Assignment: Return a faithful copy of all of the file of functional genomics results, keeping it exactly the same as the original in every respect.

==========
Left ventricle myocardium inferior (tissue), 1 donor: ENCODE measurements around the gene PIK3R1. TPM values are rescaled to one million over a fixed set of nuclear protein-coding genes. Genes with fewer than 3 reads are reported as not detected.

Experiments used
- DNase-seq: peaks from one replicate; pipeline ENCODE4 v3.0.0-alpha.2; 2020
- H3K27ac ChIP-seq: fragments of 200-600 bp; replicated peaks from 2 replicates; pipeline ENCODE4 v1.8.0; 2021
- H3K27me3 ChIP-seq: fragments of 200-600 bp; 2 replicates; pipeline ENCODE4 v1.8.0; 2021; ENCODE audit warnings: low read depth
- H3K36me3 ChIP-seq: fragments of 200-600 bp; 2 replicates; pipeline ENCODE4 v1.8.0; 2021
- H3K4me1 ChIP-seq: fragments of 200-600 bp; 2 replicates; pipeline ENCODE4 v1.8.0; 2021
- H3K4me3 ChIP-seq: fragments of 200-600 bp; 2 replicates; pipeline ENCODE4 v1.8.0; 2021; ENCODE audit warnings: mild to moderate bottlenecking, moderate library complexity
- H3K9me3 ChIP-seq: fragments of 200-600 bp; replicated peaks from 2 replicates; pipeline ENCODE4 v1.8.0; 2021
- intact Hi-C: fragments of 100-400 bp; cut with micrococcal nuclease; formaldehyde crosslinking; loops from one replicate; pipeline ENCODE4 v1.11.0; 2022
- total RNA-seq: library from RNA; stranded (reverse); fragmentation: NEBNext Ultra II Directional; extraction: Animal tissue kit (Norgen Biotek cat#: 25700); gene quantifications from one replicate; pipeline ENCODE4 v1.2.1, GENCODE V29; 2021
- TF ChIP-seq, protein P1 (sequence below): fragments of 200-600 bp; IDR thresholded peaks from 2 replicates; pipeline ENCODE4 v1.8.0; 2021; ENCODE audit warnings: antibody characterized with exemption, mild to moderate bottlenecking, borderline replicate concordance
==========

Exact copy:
Left ventricle myocardium inferior (tissue), 1 donor: ENCODE measurements around the gene PIK3R1. TPM values are rescaled to one million over a fixed set of nuclear protein-coding genes. Genes with fewer than 3 reads are reported as not detected.

Experiments used
- DNase-seq: peaks from one replicate; pipeline ENCODE4 v3.0.0-alpha.2; 2020
- H3K27ac ChIP-seq: fragments of 200-600 bp; replicated peaks from 2 replicates; pipeline ENCODE4 v1.8.0; 2021
- H3K27me3 ChIP-seq: fragments of 200-600 bp; 2 replicates; pipeline ENCODE4 v1.8.0; 2021; ENCODE audit warnings: low read depth
- H3K36me3 ChIP-seq: fragments of 200-600 bp; 2 replicates; pipeline ENCODE4 v1.8.0; 2021
- H3K4me1 ChIP-seq: fragments of 200-600 bp; 2 replicates; pipeline ENCODE4 v1.8.0; 2021
- H3K4me3 ChIP-seq: fragments of 200-600 bp; 2 replicates; pipeline ENCODE4 v1.8.0; 2021; ENCODE audit warnings: mild to moderate bottlenecking, moderate library complexity
- H3K9me3 ChIP-seq: fragments of 200-600 bp; replicated peaks from 2 replicates; pipeline ENCODE4 v1.8.0; 2021
- intact Hi-C: fragments of 100-400 bp; cut with micrococcal nuclease; formaldehyde crosslinking; loops from one replicate; pipeline ENCODE4 v1.11.0; 2022
- total RNA-seq: library from RNA; stranded (reverse); fragmentation: NEBNext Ultra II Directional; extraction: Animal tissue kit (Norgen Biotek cat#: 25700); gene quantifications from one replicate; pipeline ENCODE4 v1.2.1, GENCODE V29; 2021
- TF ChIP-seq, protein P1 (sequence below): fragments of 200-600 bp; IDR thresholded peaks from 2 replicates; pipeline ENCODE4 v1.8.0; 2021; ENCODE audit warnings: antibody characterized with exemption, mild to moderate bottlenecking, borderline replicate concordance